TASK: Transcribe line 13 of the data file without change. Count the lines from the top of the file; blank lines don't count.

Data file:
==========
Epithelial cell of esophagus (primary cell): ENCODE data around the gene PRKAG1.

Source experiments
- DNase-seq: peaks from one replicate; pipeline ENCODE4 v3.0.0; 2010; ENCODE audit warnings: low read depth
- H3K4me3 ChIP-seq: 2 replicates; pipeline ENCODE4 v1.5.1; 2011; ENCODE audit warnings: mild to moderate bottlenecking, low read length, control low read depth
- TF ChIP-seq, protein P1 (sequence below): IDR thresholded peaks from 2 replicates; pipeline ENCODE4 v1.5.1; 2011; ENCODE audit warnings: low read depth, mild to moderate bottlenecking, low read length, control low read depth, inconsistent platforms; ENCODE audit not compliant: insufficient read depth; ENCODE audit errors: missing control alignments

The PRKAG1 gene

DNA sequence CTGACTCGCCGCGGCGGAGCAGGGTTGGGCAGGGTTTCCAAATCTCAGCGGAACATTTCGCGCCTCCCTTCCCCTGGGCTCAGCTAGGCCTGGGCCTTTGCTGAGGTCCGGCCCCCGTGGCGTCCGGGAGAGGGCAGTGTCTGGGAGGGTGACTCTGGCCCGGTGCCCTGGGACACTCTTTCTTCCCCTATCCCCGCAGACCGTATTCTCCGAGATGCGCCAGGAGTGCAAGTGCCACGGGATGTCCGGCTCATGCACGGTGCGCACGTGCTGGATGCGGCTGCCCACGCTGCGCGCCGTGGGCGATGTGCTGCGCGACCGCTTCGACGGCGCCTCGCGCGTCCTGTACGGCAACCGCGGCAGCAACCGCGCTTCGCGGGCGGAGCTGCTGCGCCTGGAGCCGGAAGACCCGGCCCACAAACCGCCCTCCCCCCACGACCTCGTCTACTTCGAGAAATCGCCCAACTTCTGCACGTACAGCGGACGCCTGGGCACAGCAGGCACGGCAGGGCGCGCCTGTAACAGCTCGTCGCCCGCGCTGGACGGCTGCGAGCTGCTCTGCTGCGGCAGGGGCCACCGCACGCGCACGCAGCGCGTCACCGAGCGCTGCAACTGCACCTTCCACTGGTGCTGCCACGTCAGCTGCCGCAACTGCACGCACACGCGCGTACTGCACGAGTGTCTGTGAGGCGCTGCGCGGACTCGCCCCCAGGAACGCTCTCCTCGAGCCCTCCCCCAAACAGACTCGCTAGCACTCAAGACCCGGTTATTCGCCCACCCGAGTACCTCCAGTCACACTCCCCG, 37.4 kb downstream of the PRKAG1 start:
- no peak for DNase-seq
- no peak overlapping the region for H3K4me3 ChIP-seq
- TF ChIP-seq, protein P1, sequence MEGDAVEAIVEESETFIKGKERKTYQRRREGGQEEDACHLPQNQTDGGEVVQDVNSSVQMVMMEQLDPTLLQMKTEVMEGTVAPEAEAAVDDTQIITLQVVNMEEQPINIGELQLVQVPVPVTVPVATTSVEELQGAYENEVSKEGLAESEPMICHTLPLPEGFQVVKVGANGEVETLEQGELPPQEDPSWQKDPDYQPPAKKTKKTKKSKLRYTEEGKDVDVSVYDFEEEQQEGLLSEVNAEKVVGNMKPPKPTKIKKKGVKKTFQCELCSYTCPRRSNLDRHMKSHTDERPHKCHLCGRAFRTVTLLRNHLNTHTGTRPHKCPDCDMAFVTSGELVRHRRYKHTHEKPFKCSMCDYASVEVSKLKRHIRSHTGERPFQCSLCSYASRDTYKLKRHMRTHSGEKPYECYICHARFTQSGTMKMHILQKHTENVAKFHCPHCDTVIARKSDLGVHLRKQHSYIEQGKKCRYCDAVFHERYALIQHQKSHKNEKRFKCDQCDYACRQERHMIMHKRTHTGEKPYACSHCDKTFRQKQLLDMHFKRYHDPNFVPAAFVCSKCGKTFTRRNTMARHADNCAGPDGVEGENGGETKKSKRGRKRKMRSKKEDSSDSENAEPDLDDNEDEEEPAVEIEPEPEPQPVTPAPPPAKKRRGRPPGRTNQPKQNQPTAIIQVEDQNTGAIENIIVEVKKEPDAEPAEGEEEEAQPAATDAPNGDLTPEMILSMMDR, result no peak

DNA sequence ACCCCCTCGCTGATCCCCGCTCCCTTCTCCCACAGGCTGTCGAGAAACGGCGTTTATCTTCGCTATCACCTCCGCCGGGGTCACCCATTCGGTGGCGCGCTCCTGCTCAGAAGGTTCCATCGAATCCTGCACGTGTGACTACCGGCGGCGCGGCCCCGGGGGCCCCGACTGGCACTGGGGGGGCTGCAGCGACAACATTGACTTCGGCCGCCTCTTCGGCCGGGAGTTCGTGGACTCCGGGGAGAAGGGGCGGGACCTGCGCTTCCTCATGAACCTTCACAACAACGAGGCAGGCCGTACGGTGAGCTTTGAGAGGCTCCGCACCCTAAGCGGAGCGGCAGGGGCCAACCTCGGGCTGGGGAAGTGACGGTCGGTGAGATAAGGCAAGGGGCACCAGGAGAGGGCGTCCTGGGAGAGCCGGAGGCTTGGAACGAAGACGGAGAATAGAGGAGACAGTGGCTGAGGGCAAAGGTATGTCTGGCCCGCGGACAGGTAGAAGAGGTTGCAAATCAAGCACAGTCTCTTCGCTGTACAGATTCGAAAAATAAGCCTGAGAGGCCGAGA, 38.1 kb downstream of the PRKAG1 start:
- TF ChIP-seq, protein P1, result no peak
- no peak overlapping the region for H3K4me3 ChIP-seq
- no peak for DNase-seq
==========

- no peak overlapping the region for H3K4me3 ChIP-seq